Tag Archives: Roman Catholicism

More corruption in the Catholic church

If Pope Benedict XVI has been praying for a break from the endless criticisms against the Catholic church, it looks like he’s out of luck. Today’s news is about his statement condemning what he calls the deplorable actions of Belgian police who raided a cathedral in the country as part of their ongoing investigations on sexual abuse by Catholic priests. What’s especially shocking about this statement is his insistence that the Catholic church be allowed autonomy to investigate the sexual abuse allegations on their own.

So far, so bad but there’s nothing particularly new in all this. What’s more interesting is this extended expose published last week in Der Spiegel about a more conventional kind of corruption in the church’s organization in Germany. From the article:

The Catholic Church in Germany, already struggling to cope with the sex abuse scandal, has been hit by revelations of theft, opaque accounting and extravagance. While the grassroots faithful are being forced to make cutbacks, some bishops enjoy the trappings of the church’s considerable hidden wealth.

Shortly before Pentecost, Pastor S. received an unexpected early morning visit, not from the Holy Ghost, but from the police.

For the authorities, the words of the Gospel of Luke came true on that morning: He who seeks finds. More than €131,000 ($158,000) were hidden in various places in the rooms of the Catholic priest, tucked in between his laundry or attached to the bottom of drawers. The reverend was arrested on the spot. After several weeks in custody, Hans S., 76, is now back at the monastery, waiting for his trial.

And lo and behold, the proliferation of cash may have been even more miraculous than initially assumed. The public prosecutor’s office in the southern city of Würzburg now estimates that S. may have embezzled up to €1.5 million from collections and other church funds. The members of his flock in a wine-growing village in the northern Bavarian region of Franconia are stunned. They had blindly trusted their shepherd, who always seemed so humble and modest.

The Catholic Church is currently being shaken by a number of financial scandals, not only in Franconia but also in Augsburg, another Bavarian city, where Bishop Walter Mixa’s dip into funds from a foundation that runs children’s homes recently made headlines.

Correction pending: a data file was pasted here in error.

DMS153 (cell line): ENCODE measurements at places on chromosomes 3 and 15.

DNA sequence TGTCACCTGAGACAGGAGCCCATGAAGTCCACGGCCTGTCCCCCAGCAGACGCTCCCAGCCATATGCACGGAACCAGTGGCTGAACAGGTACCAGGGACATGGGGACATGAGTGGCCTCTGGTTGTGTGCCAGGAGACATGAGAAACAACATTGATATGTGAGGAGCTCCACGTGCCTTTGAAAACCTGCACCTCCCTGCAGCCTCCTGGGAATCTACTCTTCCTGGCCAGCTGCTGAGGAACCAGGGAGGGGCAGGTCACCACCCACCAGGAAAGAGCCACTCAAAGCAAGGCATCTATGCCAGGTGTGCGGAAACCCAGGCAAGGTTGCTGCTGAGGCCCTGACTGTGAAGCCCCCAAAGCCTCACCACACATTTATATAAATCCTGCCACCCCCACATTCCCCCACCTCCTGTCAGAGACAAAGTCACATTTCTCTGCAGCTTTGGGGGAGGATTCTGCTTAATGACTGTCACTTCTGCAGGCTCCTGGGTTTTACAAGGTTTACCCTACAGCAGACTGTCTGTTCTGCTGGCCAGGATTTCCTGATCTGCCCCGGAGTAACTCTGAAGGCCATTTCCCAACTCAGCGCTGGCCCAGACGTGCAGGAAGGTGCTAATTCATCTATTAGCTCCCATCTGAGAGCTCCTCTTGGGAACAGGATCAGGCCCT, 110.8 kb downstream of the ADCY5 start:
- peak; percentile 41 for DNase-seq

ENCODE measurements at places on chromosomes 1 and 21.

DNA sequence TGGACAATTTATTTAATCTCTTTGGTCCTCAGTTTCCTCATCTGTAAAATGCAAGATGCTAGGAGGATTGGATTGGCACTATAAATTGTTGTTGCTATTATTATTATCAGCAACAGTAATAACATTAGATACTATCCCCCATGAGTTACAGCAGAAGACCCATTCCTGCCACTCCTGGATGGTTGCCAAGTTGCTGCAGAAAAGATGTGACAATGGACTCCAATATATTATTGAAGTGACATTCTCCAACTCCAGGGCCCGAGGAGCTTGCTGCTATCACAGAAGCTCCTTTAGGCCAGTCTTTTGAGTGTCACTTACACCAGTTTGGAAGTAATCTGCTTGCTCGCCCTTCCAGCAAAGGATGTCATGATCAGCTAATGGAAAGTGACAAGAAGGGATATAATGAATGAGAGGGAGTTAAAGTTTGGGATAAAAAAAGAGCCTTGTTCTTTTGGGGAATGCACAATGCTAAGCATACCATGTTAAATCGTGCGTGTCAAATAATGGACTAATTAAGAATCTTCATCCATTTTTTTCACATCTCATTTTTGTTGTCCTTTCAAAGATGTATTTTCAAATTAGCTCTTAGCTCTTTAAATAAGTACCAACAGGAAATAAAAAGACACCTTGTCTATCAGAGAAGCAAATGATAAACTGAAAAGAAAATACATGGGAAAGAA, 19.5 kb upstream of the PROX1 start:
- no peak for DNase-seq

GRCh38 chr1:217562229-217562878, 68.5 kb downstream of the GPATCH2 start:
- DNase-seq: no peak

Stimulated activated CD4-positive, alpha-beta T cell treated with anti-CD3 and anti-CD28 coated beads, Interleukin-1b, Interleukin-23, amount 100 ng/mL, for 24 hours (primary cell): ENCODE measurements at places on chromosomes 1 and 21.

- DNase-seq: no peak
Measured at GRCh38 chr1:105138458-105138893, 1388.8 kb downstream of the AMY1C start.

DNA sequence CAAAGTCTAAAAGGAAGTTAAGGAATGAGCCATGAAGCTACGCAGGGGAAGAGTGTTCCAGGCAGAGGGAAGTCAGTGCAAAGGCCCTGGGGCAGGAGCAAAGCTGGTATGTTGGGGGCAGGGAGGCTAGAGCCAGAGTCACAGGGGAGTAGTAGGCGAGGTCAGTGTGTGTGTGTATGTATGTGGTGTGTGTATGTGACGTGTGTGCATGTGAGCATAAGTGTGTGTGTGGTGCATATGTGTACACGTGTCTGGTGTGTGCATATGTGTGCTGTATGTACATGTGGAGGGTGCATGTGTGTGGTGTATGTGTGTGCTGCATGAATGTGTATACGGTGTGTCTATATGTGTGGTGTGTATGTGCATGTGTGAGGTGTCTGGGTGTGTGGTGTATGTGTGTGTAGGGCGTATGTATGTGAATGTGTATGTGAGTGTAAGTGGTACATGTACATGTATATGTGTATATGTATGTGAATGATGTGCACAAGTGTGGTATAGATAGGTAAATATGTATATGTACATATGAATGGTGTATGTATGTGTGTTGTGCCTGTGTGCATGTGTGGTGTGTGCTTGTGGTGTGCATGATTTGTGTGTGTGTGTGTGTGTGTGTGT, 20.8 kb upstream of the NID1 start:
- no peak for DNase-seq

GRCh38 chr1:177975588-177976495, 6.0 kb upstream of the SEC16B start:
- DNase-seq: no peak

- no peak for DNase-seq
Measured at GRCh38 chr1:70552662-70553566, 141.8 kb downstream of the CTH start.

More than €40 million have gone missing in the Diocese of Magdeburg in eastern Germany, €5 million have disappeared in Limburg near Frankfurt, and it was recently discovered that a senior priest in the Diocese of Münster had 30 secret bank accounts. And while parishes throughout Germany are cutting jobs and funds for community work, many bishops are still living on the high horse. A brand-new residence? An ostentatious home for their retirement? Restoration of a Marian column to the tune of €120,000? None of these expenditures presents a problem to high-ranking church officials from Trier in the west to Passau in the southeastern corner of Bavaria, whose coffers are brimming with cash.

The behavior of the church is this regard is precisely the same as what one would expect to see from corrupt government officials: insistence that church accounts are secret and spending is totally at the discretion of church officials, refusal to open up the books to independent auditors, extravagant spending on residences for clerics while maintaining that all this is for the good of the church and even keeping large sums of money in cash instead of in a bank account. As the article notes, all this is made even more painful as the parishioners who actually use the church’s services face austerity cutbacks.

Extra chuckles at how the church continues to benefit from such frivolities as free firewood and altar wine due to centuries-old treaties between the church and the state that lawmakers in Germany never bothered to review and probably know nothing about.

Excommunication of Catholic nun

This is latest piece of news throwing the archaic morality of the Catholic church into the spotlight. To summarize, a pregnant woman was discovered to be gravely ill and the doctors decided that if she continued with the pregnancy, both her and her baby would almost certainly die. The patient therefore agreed to an abortion. The problem was that she was too sick to be moved and the hospital she was in was a Catholic one.